Constitutionality issues on federal poker bill
11/22/2012 : REID KYL BILL FACES ANOTHER HURDLE
Constitutionality issues on federal poker bill may open it up to legal challenges
The determined efforts of Senate Majority Leader Harry Reid, D-Nev. and Jon Kyl, R-Ariz on their proposed Federal Internet Poker Bill may face another obstacle following the tenuous possibility of its passage.
Former U.S. solicitor general Paul Clement says serious flaws in the bills constitutionality remain, opening up the possibility of court challenge's should the bill receive approval.
According to the Las Vegas Review Journal, Clement said in a five page memo sent to Reid and Kyl that segments of the bill that effectively penalise overseas providers, who operated games in the United States after 2006 when the UIGEA was passed, "raises serious due process concerns" as it spotlights a group without adequate protection for their rights.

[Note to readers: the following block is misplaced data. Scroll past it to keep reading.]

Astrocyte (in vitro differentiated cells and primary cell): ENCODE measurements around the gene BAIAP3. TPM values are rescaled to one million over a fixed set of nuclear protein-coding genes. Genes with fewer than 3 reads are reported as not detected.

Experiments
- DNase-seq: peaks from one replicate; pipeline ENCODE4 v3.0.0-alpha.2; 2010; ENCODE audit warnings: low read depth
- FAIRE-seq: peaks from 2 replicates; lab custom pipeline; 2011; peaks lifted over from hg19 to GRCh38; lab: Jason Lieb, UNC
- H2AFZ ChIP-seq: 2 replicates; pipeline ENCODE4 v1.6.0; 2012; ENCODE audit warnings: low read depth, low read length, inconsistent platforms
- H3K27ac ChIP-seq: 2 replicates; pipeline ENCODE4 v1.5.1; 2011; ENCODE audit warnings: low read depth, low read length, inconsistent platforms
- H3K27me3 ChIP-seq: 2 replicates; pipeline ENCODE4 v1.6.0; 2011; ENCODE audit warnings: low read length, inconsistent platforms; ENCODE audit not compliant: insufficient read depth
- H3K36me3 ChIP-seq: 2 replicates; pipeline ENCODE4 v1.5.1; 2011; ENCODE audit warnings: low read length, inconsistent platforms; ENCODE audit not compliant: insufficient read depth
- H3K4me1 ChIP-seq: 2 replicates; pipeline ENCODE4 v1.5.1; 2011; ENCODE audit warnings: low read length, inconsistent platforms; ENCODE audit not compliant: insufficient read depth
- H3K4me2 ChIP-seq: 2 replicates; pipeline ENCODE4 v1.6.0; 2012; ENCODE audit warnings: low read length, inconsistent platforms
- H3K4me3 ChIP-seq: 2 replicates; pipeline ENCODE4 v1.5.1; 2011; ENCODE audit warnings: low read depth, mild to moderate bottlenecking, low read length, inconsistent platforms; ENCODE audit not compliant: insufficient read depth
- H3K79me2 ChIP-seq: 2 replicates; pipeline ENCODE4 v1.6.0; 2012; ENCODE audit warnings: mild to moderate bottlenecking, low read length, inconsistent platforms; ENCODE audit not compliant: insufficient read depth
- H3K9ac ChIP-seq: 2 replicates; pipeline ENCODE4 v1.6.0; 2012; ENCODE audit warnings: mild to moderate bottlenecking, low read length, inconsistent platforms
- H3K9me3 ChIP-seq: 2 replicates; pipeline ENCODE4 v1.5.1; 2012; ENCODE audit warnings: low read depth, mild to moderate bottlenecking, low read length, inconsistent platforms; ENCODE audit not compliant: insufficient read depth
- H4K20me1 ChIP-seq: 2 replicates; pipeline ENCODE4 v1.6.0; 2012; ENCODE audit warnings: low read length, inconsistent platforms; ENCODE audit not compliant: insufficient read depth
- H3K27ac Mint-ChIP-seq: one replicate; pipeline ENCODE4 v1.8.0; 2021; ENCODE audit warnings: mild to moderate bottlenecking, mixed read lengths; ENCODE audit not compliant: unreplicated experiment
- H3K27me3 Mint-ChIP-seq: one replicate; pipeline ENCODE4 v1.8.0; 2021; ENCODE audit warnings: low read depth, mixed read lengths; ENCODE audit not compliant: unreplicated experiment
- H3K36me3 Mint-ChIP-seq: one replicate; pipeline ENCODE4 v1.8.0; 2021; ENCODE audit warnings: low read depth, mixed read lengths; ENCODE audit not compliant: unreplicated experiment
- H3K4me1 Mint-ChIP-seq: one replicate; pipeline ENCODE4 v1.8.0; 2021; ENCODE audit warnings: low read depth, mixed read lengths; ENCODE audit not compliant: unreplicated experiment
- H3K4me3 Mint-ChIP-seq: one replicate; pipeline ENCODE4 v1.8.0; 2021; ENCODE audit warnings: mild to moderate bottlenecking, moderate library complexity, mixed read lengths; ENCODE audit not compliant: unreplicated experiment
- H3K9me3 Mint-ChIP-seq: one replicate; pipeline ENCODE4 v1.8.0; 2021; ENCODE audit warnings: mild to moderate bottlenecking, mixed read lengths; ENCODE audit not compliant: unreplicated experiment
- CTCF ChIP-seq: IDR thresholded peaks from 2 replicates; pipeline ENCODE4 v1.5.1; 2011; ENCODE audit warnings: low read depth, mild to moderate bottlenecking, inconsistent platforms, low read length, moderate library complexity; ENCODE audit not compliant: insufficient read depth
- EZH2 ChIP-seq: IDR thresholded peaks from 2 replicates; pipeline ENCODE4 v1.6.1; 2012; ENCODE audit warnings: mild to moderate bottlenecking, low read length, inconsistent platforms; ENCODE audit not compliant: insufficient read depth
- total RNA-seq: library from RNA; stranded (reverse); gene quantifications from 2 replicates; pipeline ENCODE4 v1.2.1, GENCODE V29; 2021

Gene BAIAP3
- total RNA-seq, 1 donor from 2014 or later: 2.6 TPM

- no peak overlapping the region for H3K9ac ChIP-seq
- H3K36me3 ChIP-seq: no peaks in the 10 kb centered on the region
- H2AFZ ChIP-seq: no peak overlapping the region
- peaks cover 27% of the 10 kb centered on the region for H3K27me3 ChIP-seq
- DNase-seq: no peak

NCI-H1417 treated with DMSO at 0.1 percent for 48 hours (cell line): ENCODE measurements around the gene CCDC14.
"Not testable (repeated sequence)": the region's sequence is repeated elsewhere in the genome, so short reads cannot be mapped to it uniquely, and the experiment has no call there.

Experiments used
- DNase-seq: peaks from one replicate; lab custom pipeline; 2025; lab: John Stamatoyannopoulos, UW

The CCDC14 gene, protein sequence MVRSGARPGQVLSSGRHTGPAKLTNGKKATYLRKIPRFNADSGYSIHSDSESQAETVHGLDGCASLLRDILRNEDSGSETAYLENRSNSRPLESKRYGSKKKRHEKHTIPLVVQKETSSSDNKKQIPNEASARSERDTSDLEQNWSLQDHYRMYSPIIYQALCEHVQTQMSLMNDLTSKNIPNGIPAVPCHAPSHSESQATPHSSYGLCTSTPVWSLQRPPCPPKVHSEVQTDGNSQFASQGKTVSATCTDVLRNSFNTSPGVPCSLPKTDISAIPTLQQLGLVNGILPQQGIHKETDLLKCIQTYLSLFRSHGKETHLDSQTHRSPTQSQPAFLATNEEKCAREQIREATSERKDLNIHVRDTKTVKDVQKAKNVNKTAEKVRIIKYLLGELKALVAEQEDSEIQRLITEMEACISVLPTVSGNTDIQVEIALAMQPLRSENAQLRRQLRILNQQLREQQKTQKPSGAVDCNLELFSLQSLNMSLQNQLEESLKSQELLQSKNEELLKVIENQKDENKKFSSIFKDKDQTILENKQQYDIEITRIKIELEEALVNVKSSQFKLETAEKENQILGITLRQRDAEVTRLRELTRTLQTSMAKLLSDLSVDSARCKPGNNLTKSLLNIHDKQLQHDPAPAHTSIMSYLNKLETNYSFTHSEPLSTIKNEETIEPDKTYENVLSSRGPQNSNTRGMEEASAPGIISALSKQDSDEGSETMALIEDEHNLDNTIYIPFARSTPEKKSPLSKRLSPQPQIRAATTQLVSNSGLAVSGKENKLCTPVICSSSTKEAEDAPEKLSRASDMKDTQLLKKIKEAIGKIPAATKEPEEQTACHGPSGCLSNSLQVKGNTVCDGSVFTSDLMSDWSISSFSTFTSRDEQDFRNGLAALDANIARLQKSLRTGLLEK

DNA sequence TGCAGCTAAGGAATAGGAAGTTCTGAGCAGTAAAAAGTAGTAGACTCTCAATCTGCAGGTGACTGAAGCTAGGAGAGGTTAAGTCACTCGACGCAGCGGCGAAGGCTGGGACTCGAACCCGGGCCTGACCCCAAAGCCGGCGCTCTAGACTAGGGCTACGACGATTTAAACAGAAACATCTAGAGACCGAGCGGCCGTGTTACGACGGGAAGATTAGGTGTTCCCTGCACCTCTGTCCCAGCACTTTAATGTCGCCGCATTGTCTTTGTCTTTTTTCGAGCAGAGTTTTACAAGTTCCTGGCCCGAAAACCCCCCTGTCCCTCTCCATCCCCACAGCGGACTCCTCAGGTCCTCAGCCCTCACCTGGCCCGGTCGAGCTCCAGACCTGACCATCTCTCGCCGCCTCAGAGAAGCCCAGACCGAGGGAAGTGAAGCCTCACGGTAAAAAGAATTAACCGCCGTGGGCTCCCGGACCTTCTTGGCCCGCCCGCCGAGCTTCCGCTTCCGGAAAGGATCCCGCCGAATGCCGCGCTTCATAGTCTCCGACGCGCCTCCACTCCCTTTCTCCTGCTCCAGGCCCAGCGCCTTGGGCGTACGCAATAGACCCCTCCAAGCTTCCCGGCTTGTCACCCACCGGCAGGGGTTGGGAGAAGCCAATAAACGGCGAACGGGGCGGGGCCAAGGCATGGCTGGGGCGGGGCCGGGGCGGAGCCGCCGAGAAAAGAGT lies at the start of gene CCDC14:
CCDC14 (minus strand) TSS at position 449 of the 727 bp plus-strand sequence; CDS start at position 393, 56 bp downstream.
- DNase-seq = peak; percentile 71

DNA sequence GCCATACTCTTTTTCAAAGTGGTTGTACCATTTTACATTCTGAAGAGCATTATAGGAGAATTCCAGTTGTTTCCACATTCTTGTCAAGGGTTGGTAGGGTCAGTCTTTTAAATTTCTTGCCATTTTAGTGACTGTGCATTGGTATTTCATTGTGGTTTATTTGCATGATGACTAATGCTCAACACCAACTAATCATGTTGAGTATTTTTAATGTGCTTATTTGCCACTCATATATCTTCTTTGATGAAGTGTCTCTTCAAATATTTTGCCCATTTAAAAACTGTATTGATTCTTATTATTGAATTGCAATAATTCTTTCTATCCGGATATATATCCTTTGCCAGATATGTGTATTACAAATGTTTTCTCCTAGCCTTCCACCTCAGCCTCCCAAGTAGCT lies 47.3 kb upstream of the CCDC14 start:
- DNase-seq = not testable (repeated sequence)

"In my view, the 2012 act suffers from the exact same problems as the 2010 act, and in some instances, the 2012 act's constitutional infirmities are even more pronounced," Clement said in the memo.
The Reid-Kyl draft bill, in anticipation of constitutional challenges on certain provisions, contains a clause that ensures unchallenged provisions remain in effect.
While the Reid-Kyl bill seeks to federally legalise online poker, a quid pro quo of introducing a specific ban on internet gambling generally exists, with the exception of existing carve-outs for fantasy sports, horse racing and state lotteries. The proposal has opt-out provisions for individual states that are against all forms of internet gambling.
Reid is attempting to push passage of the bill through Senate during the lame duck session of Congress.